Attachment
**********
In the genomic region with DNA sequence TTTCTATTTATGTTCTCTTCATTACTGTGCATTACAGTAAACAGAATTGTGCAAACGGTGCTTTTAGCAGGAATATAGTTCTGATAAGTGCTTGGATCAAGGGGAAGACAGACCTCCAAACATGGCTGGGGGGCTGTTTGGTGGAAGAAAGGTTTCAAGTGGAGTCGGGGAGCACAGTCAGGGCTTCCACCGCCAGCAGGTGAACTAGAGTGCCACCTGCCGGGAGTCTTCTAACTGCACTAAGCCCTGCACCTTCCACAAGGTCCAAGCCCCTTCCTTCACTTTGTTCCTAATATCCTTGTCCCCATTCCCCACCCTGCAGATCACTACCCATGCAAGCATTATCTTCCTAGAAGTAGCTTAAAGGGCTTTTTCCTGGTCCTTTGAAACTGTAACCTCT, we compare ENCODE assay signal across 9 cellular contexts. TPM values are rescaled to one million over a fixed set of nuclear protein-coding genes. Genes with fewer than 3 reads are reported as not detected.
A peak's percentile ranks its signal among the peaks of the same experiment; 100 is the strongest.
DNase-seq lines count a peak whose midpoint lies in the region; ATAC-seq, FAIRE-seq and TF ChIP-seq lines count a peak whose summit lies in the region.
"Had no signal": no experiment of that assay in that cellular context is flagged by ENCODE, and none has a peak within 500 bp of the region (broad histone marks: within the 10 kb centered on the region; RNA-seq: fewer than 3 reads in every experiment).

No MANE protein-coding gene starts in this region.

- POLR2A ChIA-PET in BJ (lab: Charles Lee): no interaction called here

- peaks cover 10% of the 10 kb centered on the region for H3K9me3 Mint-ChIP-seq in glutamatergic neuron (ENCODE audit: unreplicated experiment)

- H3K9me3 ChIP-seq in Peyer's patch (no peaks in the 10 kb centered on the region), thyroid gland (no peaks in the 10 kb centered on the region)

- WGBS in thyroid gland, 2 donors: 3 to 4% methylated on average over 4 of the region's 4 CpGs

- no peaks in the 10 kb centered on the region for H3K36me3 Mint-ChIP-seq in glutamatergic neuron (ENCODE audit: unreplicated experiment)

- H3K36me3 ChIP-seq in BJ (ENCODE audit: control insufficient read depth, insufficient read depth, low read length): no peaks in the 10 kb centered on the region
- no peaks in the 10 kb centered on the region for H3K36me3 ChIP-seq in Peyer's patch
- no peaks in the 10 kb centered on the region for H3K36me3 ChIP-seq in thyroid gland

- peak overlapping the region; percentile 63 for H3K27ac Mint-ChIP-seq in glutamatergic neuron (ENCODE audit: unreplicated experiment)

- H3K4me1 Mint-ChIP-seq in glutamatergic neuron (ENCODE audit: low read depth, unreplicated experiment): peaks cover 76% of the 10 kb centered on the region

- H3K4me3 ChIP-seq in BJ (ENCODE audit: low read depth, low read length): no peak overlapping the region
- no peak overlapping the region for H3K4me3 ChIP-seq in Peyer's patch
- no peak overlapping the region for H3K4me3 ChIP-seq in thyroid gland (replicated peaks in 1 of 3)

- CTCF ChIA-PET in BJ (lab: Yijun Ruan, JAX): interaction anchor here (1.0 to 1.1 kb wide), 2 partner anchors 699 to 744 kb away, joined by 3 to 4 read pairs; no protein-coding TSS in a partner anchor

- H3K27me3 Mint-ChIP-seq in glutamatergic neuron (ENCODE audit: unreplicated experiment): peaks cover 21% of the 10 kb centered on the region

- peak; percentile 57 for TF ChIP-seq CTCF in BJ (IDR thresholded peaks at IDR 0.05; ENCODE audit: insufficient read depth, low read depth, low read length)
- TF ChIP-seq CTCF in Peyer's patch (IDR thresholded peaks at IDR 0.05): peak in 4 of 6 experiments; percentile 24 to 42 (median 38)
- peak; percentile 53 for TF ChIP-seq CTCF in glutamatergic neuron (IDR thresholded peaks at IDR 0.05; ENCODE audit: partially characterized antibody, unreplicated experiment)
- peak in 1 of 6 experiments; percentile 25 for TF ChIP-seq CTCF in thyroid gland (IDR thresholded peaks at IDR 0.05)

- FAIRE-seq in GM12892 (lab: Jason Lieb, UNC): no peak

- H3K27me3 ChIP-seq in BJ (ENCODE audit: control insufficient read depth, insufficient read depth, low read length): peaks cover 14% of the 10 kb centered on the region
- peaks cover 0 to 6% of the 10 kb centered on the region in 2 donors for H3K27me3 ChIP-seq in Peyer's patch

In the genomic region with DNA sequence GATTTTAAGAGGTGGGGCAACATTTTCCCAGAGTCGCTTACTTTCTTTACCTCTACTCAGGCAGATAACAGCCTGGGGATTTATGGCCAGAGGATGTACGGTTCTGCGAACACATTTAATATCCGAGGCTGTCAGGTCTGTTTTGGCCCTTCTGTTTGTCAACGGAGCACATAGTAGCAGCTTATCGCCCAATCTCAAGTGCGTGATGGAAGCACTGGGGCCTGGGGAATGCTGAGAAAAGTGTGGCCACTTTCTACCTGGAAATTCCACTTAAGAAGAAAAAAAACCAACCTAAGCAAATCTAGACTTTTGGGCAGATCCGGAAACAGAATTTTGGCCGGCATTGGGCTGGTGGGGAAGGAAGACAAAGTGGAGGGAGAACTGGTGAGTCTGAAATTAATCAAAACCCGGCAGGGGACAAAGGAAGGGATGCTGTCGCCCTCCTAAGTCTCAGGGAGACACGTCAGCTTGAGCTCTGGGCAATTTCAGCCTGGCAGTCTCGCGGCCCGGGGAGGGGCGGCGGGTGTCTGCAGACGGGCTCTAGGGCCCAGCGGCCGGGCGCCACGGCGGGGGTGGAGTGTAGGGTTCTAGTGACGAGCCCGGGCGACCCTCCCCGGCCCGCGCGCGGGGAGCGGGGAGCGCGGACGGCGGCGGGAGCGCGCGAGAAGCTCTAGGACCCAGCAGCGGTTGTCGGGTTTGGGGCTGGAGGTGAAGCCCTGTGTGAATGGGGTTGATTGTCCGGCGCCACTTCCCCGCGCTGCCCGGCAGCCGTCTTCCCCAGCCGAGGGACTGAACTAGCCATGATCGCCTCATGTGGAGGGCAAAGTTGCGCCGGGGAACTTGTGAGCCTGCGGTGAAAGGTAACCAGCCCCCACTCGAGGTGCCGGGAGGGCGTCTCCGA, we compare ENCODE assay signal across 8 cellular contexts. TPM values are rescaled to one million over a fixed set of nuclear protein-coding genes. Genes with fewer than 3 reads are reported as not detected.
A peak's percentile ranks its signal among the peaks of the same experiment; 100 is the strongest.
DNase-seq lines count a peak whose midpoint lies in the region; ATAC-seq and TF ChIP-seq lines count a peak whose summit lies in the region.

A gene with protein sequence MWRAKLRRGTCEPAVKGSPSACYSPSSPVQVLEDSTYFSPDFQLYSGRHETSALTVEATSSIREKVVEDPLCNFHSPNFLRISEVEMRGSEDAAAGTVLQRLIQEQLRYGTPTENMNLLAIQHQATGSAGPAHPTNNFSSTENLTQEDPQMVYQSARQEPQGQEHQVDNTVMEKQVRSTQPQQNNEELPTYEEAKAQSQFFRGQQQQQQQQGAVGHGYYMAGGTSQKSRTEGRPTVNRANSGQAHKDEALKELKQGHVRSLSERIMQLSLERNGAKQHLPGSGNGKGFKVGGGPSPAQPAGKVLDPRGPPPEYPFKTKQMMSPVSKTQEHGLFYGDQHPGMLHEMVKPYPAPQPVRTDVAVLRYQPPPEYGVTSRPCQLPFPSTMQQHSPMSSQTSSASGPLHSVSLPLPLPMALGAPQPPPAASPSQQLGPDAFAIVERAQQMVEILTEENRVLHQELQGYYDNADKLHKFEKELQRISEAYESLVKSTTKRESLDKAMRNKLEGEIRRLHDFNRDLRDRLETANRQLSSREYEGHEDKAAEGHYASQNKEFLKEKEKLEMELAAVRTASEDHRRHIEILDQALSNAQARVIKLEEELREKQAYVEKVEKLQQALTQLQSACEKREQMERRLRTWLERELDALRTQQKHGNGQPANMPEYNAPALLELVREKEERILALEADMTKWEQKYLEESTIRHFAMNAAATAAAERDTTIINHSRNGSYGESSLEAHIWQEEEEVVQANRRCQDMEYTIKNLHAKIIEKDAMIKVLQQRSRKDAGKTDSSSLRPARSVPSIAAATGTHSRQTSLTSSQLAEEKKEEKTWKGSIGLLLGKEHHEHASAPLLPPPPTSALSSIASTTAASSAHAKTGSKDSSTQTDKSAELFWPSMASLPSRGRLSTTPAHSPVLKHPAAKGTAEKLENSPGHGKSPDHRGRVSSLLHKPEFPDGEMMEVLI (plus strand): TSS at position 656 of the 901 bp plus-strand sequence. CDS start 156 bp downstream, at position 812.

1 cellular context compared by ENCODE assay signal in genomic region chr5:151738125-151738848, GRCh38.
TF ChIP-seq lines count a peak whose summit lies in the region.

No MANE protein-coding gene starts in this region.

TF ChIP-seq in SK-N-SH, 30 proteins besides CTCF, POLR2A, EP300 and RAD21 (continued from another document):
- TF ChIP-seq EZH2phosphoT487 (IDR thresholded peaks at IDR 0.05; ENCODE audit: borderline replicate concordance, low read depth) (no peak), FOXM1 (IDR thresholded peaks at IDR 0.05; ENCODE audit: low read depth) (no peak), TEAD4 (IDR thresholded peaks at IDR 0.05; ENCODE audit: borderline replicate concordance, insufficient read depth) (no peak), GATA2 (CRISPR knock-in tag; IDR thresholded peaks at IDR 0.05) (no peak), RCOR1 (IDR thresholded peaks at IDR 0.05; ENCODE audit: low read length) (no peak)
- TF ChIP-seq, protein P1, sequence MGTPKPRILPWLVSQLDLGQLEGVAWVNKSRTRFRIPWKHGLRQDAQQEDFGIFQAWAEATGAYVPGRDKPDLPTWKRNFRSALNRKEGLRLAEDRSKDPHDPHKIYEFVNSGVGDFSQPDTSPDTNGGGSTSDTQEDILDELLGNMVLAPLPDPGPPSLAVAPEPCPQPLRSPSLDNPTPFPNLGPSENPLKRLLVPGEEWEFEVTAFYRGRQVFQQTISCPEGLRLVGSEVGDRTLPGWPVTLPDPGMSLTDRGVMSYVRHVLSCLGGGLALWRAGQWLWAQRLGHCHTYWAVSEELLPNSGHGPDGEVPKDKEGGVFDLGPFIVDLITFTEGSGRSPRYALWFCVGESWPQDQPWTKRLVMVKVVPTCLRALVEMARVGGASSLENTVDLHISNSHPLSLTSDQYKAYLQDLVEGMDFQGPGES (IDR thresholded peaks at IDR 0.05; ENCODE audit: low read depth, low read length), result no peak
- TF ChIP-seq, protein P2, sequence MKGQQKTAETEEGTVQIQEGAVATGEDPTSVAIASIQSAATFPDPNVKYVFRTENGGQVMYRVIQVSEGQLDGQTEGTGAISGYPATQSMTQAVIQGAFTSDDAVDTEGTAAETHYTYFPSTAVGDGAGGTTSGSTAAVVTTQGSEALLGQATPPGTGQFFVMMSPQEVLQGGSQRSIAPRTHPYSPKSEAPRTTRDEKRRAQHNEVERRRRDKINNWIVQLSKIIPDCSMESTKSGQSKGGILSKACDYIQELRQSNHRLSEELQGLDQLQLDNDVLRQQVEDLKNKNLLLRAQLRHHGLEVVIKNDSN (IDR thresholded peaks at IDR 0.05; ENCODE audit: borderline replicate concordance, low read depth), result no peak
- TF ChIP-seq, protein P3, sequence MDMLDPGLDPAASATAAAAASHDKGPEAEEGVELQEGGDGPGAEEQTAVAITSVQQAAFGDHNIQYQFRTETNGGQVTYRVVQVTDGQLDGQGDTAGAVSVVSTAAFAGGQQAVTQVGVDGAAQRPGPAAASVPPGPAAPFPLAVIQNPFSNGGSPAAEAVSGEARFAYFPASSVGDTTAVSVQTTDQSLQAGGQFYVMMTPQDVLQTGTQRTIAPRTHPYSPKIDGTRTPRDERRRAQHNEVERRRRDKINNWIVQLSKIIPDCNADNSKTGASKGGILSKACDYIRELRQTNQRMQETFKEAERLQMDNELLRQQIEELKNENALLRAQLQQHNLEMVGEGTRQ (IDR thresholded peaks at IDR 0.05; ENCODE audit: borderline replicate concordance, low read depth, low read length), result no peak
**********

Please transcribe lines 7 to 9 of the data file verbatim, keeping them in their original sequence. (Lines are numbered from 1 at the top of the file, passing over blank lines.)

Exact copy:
- peaks cover 10% of the 10 kb centered on the region for H3K9me3 Mint-ChIP-seq in glutamatergic neuron (ENCODE audit: unreplicated experiment)

- H3K9me3 ChIP-seq in Peyer's patch (no peaks in the 10 kb centered on the region), thyroid gland (no peaks in the 10 kb centered on the region)

- WGBS in thyroid gland, 2 donors: 3 to 4% methylated on average over 4 of the region's 4 CpGs